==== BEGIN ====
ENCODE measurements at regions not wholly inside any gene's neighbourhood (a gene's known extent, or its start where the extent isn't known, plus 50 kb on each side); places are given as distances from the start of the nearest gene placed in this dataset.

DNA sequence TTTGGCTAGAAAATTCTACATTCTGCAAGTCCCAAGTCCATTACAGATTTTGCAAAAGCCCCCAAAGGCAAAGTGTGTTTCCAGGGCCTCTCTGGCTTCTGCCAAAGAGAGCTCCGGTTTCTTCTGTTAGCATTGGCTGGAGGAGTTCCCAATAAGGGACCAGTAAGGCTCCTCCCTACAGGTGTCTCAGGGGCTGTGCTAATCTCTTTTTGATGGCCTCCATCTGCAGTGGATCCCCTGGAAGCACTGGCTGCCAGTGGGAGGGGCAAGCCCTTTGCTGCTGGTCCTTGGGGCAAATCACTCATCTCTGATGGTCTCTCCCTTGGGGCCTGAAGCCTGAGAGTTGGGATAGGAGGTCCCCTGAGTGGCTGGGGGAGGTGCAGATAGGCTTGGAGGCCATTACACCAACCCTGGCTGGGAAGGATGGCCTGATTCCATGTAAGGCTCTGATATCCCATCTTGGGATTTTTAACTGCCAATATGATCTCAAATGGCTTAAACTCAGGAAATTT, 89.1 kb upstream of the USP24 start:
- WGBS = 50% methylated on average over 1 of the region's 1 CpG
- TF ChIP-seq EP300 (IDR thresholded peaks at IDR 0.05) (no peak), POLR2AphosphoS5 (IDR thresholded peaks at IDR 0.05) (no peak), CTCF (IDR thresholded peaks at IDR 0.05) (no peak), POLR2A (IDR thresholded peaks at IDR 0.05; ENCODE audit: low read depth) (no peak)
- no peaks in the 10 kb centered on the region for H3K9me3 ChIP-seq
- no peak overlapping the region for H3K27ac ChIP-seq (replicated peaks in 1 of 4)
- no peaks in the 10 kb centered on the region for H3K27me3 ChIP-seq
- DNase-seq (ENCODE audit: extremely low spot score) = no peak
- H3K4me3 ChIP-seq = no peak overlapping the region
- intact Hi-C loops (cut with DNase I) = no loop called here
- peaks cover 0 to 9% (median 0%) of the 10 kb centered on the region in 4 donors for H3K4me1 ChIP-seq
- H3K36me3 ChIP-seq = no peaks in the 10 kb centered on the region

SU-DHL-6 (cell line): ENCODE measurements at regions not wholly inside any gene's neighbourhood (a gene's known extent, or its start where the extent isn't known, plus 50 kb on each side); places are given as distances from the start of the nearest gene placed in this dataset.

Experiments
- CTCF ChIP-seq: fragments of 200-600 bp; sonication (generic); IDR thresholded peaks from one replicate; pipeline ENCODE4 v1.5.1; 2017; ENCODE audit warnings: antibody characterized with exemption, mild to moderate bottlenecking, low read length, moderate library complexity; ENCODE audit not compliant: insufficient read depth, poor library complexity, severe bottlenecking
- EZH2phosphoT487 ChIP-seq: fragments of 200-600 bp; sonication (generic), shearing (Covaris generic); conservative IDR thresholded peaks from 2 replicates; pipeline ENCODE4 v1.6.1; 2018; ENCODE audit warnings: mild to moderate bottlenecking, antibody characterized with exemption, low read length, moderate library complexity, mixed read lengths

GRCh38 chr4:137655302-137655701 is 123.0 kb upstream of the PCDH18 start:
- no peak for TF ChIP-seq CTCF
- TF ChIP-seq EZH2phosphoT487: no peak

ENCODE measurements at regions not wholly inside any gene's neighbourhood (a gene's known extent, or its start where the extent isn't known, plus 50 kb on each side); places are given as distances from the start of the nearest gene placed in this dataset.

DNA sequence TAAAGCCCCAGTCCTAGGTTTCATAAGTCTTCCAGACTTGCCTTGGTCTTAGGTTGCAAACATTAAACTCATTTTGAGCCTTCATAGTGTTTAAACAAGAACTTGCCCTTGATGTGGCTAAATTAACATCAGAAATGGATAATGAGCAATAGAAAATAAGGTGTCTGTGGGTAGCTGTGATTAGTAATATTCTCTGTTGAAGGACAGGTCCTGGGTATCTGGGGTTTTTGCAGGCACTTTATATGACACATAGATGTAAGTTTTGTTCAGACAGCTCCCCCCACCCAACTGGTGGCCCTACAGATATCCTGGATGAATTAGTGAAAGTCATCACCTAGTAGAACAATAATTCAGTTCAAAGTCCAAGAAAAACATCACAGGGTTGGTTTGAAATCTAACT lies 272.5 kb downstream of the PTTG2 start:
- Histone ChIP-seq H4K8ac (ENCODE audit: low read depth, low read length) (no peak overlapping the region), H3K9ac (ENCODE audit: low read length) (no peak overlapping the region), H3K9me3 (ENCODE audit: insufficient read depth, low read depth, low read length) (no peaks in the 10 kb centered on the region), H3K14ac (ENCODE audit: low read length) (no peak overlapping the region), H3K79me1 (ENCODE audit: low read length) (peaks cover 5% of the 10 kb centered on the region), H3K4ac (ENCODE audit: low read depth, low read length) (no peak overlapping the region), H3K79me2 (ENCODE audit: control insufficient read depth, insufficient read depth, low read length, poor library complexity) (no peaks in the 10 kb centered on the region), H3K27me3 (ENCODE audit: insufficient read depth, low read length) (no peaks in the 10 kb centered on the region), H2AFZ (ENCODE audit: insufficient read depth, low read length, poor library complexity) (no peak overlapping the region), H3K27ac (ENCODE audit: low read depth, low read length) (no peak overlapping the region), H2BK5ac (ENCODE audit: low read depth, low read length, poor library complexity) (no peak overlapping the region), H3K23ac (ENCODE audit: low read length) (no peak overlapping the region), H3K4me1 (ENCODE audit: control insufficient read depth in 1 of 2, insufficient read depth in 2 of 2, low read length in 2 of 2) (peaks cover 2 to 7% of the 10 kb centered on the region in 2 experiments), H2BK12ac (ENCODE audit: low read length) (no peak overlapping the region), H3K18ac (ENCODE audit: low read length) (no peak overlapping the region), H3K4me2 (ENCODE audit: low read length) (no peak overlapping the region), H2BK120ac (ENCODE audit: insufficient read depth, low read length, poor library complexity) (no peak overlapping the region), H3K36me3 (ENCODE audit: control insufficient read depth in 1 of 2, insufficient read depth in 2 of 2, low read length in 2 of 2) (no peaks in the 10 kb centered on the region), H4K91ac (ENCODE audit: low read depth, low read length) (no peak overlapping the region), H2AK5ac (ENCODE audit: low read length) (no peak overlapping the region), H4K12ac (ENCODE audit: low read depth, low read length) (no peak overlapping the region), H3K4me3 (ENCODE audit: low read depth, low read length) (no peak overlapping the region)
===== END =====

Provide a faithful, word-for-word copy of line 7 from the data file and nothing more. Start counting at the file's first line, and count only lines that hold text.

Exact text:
- no peaks in the 10 kb centered on the region for H3K27me3 ChIP-seq